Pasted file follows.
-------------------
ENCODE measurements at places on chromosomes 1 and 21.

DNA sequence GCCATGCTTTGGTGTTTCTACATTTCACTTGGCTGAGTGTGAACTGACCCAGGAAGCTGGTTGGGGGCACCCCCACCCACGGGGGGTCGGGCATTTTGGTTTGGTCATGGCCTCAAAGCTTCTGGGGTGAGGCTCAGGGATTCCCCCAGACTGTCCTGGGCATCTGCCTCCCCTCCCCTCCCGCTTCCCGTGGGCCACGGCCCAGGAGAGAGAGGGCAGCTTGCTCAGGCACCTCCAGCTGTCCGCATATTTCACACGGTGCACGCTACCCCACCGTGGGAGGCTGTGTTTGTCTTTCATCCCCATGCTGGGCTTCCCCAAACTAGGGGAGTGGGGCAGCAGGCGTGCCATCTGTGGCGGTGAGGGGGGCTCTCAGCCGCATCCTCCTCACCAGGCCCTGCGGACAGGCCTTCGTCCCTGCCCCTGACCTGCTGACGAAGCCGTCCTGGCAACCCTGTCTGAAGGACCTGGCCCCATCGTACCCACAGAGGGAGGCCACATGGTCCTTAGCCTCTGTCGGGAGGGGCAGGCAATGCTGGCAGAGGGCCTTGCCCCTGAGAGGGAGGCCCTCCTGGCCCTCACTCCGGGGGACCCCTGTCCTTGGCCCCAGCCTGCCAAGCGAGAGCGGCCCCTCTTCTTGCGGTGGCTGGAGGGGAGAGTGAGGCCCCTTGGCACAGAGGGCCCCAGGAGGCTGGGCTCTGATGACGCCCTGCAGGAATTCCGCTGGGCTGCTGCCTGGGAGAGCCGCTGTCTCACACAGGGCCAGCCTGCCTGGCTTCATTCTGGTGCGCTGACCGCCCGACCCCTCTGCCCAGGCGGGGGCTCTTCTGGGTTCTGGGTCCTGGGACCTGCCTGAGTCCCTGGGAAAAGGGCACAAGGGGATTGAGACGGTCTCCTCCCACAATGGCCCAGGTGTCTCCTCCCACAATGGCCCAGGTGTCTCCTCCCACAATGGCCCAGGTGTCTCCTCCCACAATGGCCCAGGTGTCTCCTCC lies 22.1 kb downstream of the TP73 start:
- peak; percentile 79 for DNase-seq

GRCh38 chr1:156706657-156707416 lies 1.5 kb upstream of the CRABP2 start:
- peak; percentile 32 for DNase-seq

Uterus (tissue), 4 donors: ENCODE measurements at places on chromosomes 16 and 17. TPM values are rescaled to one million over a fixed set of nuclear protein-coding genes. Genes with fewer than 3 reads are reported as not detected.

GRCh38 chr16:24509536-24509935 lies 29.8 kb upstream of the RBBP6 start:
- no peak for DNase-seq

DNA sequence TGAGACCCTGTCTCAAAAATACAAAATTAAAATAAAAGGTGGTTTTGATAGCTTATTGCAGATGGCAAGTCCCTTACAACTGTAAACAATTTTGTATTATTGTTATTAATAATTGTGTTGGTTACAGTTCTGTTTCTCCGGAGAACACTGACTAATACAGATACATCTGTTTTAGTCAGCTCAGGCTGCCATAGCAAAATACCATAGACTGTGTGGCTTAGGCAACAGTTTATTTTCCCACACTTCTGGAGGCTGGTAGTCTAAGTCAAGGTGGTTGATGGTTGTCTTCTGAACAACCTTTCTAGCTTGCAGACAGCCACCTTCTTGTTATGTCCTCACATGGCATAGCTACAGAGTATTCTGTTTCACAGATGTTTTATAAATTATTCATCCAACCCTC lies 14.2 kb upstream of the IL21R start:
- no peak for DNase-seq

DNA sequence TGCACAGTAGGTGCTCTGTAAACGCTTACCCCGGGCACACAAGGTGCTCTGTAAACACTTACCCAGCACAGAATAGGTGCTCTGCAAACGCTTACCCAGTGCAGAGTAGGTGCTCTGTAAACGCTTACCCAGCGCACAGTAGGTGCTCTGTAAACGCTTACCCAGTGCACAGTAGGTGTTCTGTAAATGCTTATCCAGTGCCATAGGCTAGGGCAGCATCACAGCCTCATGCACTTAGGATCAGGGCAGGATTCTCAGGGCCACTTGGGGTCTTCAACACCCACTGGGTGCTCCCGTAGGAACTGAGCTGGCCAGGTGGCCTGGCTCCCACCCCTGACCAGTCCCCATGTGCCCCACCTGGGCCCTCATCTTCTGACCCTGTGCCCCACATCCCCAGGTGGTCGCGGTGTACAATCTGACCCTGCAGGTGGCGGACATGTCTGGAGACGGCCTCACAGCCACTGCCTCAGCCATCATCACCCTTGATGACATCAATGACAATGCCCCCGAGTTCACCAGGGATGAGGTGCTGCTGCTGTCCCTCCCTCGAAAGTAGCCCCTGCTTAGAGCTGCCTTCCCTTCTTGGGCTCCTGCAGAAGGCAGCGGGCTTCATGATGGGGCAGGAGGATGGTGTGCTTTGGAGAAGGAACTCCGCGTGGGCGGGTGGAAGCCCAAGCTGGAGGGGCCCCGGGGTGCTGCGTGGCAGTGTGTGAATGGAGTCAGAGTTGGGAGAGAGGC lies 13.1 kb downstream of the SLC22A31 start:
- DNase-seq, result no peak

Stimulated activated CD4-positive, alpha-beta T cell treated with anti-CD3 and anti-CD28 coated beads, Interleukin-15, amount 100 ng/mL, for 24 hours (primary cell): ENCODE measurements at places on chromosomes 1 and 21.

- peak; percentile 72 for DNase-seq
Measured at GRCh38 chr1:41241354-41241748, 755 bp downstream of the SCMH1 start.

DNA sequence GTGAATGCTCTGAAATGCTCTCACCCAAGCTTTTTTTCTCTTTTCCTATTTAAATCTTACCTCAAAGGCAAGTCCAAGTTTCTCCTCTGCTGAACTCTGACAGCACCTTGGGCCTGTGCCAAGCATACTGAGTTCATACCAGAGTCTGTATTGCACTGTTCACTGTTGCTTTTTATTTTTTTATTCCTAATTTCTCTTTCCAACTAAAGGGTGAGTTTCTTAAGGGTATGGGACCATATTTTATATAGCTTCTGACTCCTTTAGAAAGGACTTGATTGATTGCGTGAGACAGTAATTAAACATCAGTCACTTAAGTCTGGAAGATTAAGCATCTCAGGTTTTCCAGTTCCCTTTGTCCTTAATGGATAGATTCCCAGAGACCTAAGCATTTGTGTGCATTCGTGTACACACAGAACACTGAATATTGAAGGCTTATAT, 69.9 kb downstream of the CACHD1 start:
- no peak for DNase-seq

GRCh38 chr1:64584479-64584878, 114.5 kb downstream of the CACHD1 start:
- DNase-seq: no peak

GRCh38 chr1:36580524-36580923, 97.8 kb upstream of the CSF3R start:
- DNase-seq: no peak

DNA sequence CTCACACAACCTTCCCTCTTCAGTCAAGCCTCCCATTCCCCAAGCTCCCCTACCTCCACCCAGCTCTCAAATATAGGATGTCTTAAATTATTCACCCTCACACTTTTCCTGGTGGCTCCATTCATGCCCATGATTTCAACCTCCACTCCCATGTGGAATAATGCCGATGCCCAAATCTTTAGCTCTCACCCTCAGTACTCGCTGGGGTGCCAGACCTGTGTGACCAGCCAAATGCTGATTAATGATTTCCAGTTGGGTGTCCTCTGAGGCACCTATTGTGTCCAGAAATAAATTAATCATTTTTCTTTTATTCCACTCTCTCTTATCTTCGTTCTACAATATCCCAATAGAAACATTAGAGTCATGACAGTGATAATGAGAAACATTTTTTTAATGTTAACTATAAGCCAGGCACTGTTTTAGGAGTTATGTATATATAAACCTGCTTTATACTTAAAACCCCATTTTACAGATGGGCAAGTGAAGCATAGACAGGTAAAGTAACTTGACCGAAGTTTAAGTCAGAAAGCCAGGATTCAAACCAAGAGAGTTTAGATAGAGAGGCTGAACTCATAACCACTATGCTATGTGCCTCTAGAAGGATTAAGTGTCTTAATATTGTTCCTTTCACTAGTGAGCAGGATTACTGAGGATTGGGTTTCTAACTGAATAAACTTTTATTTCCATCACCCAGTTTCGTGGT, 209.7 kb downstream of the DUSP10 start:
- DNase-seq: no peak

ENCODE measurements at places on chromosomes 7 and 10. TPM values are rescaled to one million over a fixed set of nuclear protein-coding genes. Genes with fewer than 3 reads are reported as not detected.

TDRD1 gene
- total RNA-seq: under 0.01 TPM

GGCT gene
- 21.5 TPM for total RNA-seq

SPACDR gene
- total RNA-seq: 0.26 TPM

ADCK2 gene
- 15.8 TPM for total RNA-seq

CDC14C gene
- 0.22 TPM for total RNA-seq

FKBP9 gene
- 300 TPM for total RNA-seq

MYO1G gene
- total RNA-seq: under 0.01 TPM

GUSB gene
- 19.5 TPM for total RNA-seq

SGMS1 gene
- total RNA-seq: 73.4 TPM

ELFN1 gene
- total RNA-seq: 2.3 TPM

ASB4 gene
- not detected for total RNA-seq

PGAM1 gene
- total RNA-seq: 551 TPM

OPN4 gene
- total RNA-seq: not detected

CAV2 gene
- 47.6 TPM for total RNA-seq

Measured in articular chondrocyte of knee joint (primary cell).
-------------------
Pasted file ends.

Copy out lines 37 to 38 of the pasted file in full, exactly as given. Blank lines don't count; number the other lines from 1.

MYO1G gene
- total RNA-seq: under 0.01 TPM